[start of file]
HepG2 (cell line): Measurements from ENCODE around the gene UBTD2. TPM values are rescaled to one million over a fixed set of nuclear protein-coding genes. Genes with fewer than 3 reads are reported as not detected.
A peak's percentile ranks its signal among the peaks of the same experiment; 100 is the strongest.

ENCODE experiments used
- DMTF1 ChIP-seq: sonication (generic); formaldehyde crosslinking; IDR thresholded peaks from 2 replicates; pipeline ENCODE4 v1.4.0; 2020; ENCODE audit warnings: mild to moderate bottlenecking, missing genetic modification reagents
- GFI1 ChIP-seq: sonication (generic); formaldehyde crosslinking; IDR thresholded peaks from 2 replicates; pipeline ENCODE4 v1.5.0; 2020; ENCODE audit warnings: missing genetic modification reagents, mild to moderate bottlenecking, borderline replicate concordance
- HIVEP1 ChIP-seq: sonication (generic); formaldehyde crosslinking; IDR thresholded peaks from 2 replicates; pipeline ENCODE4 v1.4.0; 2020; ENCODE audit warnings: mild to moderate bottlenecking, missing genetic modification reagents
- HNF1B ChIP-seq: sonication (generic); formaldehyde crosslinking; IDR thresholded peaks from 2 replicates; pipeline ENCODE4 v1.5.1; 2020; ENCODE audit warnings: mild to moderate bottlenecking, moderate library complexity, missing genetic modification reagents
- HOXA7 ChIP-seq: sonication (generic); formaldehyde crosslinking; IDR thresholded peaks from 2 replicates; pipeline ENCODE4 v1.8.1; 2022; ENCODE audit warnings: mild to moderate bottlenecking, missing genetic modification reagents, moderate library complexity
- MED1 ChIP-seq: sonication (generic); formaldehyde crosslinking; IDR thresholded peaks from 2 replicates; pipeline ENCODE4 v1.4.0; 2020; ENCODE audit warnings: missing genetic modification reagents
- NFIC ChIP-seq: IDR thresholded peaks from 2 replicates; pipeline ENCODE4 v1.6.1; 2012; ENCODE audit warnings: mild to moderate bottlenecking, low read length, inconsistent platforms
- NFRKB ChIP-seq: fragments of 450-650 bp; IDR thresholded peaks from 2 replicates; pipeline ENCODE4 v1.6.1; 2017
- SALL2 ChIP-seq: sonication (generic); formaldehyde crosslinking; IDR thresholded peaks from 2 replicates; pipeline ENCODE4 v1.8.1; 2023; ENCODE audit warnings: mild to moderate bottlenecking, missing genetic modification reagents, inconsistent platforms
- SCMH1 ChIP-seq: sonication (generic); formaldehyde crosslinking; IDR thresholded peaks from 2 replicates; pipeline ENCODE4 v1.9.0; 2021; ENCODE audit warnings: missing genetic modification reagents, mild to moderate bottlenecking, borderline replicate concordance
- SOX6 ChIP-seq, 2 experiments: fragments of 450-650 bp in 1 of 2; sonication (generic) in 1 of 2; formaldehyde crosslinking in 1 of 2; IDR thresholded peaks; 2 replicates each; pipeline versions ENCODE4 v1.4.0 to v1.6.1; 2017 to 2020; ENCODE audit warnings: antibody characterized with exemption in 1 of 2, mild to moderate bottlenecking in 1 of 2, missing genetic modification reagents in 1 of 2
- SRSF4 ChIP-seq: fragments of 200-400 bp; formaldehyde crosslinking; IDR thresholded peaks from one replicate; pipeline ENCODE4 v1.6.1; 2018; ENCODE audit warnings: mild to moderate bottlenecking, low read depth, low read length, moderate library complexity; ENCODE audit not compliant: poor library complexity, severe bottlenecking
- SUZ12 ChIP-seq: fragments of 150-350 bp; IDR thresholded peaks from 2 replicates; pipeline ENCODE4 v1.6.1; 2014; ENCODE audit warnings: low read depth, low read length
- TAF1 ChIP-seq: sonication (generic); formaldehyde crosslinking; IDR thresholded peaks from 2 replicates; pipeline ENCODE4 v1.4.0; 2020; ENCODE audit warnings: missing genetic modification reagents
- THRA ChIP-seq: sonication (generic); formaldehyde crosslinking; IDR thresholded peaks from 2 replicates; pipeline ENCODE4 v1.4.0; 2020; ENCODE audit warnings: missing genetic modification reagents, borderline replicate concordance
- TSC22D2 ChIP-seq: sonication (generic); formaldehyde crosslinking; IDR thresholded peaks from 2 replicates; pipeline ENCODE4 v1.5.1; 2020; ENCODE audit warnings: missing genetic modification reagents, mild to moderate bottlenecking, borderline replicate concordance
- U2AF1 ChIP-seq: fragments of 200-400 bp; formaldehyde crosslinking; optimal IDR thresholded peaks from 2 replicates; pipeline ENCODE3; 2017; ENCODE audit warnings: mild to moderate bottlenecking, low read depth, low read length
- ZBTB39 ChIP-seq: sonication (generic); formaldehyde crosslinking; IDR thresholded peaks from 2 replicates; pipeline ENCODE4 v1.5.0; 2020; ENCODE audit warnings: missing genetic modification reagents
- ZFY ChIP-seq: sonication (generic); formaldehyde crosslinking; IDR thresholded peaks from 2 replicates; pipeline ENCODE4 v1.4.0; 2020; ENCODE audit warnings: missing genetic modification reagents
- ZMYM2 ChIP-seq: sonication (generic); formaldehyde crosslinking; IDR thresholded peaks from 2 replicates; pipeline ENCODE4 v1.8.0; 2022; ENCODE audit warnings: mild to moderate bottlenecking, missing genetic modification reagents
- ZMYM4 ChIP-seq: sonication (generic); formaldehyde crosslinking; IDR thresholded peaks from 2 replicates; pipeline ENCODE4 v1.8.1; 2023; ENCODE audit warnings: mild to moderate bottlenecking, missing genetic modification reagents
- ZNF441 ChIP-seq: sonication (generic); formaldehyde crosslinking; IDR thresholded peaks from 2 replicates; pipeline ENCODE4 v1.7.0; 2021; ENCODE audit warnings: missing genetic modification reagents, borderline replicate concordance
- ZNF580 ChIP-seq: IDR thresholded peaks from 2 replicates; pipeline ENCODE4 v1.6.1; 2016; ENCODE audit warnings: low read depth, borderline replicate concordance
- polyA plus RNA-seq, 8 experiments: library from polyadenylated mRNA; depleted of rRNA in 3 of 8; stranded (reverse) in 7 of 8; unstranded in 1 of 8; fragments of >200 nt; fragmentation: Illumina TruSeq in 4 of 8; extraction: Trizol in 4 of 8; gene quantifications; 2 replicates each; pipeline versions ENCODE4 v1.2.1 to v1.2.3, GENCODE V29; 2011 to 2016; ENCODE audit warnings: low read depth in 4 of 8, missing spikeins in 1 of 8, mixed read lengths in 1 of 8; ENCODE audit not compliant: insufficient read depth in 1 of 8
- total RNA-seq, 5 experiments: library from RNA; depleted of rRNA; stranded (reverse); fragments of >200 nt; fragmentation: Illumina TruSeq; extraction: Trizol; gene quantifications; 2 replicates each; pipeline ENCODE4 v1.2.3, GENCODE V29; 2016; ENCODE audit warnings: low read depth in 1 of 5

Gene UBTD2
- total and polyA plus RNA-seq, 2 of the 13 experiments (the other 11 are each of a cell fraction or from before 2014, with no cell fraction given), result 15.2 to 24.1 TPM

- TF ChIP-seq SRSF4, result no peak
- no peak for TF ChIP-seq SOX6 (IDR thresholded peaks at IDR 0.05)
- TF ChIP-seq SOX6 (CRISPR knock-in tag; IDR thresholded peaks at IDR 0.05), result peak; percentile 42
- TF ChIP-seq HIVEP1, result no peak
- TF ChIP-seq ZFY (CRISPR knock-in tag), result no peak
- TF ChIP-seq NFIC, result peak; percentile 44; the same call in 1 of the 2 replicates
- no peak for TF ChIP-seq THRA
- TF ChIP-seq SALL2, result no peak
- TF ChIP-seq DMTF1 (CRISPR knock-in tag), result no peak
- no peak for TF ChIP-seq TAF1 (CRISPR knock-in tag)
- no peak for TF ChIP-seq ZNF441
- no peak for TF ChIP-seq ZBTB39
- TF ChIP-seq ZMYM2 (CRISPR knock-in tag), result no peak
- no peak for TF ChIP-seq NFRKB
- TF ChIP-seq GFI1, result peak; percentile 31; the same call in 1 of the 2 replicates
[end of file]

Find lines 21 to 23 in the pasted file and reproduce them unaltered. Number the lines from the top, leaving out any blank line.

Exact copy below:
- ZBTB39 ChIP-seq: sonication (generic); formaldehyde crosslinking; IDR thresholded peaks from 2 replicates; pipeline ENCODE4 v1.5.0; 2020; ENCODE audit warnings: missing genetic modification reagents
- ZFY ChIP-seq: sonication (generic); formaldehyde crosslinking; IDR thresholded peaks from 2 replicates; pipeline ENCODE4 v1.4.0; 2020; ENCODE audit warnings: missing genetic modification reagents
- ZMYM2 ChIP-seq: sonication (generic); formaldehyde crosslinking; IDR thresholded peaks from 2 replicates; pipeline ENCODE4 v1.8.0; 2022; ENCODE audit warnings: mild to moderate bottlenecking, missing genetic modification reagents